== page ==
Happy but unhealthy: The relationship between social ties and health in an emerging network
Article first published online: 16 MAY 2014
Copyright © 2014 John Wiley & Sons, Ltd.
European Journal of Social Psychology
Volume 44, Issue 6, pages 612–621, October 2014
How to Cite
2014), Happy but unhealthy: The relationship between social ties and health in an emerging network, European Journal of Social Psychology, 44, pages 612–621, doi: 10.1002/ejsp.2030, , , , , , and (
- Issue published online: 6 OCT 2014
- Article first published online: 16 MAY 2014
- Manuscript Accepted: 7 APR 2014
- Manuscript Revised: 2 APR 2014
- Manuscript Received: 17 NOV 2013
- United States National Science Foundation Graduate Research Fellowship. Grant Number: DGE-0802270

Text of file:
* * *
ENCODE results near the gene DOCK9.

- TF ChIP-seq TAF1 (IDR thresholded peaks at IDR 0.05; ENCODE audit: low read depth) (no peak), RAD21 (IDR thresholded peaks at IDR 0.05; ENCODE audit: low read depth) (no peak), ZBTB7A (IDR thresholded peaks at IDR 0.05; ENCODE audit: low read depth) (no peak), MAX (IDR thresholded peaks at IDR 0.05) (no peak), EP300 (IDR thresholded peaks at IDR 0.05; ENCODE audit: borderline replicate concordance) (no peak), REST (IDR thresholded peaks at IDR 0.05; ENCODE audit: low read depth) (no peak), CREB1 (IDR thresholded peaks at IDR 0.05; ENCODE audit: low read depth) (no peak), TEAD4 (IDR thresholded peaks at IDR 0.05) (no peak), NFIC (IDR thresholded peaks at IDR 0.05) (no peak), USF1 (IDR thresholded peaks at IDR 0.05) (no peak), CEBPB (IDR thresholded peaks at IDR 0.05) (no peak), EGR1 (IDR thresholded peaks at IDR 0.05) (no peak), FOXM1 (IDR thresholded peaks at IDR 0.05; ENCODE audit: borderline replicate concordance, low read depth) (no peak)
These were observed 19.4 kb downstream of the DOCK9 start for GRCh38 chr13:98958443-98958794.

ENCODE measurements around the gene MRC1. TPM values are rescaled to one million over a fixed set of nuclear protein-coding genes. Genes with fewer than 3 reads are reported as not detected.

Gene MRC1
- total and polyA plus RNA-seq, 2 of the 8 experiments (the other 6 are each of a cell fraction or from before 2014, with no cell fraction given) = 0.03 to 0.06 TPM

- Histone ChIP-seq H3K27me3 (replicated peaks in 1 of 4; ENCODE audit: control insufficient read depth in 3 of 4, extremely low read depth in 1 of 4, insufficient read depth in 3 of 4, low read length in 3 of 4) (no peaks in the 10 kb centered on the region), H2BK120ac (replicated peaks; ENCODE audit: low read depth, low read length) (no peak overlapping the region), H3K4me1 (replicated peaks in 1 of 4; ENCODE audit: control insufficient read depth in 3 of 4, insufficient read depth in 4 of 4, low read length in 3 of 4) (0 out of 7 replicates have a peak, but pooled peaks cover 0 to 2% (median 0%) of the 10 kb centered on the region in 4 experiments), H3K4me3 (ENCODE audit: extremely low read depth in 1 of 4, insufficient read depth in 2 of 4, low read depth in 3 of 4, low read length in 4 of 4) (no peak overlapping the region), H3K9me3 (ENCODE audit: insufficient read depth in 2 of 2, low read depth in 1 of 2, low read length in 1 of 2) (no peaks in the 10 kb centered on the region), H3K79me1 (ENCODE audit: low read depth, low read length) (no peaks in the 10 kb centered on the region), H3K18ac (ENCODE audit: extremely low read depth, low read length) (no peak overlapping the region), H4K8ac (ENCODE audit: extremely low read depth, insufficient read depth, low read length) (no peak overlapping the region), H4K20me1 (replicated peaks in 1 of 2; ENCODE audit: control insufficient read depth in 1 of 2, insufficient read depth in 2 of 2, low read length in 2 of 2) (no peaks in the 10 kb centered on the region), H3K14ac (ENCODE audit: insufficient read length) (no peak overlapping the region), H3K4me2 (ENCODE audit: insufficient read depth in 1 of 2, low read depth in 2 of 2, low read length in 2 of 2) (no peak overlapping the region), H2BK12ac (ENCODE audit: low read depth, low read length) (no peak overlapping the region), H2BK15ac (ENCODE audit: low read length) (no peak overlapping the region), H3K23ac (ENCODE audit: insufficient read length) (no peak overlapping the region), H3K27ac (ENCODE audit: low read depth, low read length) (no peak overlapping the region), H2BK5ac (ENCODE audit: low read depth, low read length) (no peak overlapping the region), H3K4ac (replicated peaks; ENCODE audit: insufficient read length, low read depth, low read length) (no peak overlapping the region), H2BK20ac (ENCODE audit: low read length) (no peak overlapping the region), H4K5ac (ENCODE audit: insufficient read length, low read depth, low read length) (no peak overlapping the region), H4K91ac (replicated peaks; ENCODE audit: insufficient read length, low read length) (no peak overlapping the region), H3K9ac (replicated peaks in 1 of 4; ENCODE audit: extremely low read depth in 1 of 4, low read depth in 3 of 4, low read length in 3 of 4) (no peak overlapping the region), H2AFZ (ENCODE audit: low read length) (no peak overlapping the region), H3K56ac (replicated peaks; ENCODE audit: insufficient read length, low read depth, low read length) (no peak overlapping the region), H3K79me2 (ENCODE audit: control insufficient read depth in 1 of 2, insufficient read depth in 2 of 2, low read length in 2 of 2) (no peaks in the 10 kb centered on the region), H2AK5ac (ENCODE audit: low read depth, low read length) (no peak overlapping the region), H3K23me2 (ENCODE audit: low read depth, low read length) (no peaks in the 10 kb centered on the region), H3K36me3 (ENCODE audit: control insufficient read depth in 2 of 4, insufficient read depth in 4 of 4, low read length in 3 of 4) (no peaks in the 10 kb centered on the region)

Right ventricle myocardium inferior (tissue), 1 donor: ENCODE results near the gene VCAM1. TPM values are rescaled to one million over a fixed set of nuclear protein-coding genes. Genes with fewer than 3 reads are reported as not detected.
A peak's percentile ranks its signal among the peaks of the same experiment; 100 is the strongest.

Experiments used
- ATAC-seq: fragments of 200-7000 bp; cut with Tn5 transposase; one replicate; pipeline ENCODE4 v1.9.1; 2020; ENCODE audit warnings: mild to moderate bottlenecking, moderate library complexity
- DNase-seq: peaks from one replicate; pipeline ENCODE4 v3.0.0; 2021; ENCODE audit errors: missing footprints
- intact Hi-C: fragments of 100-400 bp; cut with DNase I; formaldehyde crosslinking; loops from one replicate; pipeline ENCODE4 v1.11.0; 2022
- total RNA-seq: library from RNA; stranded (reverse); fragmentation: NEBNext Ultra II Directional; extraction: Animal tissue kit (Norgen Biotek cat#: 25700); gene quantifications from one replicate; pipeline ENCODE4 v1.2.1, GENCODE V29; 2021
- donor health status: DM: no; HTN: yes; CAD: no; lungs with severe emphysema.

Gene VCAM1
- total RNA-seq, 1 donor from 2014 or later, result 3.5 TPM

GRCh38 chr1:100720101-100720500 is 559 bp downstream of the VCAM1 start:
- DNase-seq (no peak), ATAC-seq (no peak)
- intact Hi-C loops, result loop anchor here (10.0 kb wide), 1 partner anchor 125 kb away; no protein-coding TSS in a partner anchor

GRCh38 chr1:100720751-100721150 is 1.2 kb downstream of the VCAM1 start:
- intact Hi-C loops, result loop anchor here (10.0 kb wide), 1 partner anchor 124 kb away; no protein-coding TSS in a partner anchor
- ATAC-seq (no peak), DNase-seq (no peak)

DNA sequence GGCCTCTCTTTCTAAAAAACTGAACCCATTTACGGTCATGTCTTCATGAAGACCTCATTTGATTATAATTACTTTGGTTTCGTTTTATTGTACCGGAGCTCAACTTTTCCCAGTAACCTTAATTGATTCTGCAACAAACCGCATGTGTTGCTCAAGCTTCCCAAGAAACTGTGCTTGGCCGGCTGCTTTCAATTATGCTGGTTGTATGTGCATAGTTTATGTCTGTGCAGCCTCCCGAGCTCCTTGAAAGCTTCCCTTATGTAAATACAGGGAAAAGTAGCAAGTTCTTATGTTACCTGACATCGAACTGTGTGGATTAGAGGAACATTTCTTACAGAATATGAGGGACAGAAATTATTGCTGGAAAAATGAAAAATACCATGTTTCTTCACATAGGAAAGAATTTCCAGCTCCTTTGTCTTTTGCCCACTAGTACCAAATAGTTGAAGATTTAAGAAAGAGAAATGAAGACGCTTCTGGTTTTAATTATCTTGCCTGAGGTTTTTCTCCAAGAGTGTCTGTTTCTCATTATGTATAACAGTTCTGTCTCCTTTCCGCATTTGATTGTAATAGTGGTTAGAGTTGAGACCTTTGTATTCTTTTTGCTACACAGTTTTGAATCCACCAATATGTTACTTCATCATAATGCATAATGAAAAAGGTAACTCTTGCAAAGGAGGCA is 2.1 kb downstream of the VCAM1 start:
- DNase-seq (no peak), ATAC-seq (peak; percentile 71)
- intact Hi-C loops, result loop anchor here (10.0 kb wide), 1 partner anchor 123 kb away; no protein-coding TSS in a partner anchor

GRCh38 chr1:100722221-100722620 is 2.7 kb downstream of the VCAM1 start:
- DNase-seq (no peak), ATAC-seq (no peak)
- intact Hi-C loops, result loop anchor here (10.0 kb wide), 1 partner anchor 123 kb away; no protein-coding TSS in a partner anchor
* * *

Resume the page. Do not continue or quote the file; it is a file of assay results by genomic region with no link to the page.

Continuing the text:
Social connections are essential to health and well-being. However, when pursing social acceptance, people may sometimes engage in behavior that is detrimental to their health. Using a multi-time-point design, we examined whether the structure of an emerging network of students in an academic summer school program correlated with their physical health and mental well-being. Participants who were more central in the network typically experienced greater symptoms of illness (e.g., cold/flu symptoms), engaged in riskier health behaviors (e.g., binge drinking), and had higher physiological reactivity to a stressor. At the same time, they were happier, felt more efficacious, and perceived less stress in response to a strenuous math task. These outcomes suggest that social ties in an emerging network are associated with better mental well-being, but also with poorer physical health and health behaviors. Copyright © 2014 John Wiley & Sons, Ltd.